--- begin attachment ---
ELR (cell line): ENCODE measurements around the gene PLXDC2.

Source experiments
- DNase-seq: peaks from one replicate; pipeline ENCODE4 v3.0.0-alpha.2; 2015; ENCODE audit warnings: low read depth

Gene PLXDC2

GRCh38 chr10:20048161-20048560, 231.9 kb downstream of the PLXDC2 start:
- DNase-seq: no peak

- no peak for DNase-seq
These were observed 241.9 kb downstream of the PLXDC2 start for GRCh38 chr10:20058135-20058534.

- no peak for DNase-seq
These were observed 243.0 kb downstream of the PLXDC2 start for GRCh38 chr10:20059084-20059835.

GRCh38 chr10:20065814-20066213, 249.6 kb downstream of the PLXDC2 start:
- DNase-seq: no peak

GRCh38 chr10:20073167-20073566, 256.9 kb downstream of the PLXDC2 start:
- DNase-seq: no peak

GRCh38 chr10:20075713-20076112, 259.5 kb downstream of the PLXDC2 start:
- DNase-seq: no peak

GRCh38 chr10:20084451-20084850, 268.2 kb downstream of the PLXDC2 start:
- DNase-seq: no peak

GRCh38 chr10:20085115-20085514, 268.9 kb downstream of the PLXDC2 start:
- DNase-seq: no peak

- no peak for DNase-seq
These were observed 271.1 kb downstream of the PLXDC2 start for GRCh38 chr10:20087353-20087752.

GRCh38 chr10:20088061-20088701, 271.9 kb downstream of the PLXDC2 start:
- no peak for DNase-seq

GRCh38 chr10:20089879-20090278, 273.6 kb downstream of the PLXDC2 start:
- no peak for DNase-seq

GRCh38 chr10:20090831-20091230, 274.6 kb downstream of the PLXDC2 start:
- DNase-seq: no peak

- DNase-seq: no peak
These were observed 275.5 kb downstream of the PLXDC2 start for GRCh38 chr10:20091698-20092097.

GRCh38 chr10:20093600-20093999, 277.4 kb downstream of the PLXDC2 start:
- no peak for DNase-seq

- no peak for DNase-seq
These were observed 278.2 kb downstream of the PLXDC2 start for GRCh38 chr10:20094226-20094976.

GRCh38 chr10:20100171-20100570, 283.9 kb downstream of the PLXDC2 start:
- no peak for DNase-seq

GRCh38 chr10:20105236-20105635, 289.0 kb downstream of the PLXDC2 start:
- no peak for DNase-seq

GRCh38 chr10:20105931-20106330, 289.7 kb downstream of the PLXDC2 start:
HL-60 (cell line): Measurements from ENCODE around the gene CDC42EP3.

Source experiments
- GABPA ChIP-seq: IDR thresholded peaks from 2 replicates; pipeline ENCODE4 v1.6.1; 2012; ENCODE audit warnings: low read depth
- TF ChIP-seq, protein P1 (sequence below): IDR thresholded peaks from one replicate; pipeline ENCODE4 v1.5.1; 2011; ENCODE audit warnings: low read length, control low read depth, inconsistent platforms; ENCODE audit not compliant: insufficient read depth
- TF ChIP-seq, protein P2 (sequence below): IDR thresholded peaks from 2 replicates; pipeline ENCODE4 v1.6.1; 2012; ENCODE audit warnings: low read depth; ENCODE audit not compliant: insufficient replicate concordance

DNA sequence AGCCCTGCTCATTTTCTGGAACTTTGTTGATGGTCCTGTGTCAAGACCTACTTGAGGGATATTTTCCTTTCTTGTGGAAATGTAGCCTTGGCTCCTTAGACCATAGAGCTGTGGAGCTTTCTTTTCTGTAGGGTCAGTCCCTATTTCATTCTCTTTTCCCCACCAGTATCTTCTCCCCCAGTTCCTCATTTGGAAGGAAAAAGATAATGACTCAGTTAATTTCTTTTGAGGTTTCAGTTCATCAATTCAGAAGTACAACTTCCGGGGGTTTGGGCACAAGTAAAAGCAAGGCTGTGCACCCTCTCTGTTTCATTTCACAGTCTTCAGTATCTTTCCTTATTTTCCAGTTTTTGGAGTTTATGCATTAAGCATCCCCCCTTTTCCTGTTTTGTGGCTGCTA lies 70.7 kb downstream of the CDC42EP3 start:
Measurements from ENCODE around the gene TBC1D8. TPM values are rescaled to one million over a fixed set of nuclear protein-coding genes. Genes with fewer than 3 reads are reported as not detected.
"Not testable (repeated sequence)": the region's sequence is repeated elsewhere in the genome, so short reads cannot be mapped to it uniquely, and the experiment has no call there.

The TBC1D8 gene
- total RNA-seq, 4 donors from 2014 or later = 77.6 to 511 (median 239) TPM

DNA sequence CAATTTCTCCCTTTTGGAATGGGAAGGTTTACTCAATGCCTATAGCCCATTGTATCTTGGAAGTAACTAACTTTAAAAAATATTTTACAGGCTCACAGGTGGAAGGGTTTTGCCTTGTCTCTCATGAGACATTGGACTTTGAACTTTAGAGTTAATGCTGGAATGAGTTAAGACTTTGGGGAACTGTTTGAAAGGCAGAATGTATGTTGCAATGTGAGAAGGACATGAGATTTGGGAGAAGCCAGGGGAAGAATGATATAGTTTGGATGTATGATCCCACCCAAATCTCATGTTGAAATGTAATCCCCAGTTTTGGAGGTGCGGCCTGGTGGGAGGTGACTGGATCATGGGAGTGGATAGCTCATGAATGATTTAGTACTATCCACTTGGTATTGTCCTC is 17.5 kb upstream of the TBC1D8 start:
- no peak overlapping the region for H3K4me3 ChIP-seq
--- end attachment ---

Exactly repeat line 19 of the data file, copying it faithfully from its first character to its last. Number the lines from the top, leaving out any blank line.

GRCh38 chr10:20085115-20085514, 268.9 kb downstream of the PLXDC2 start: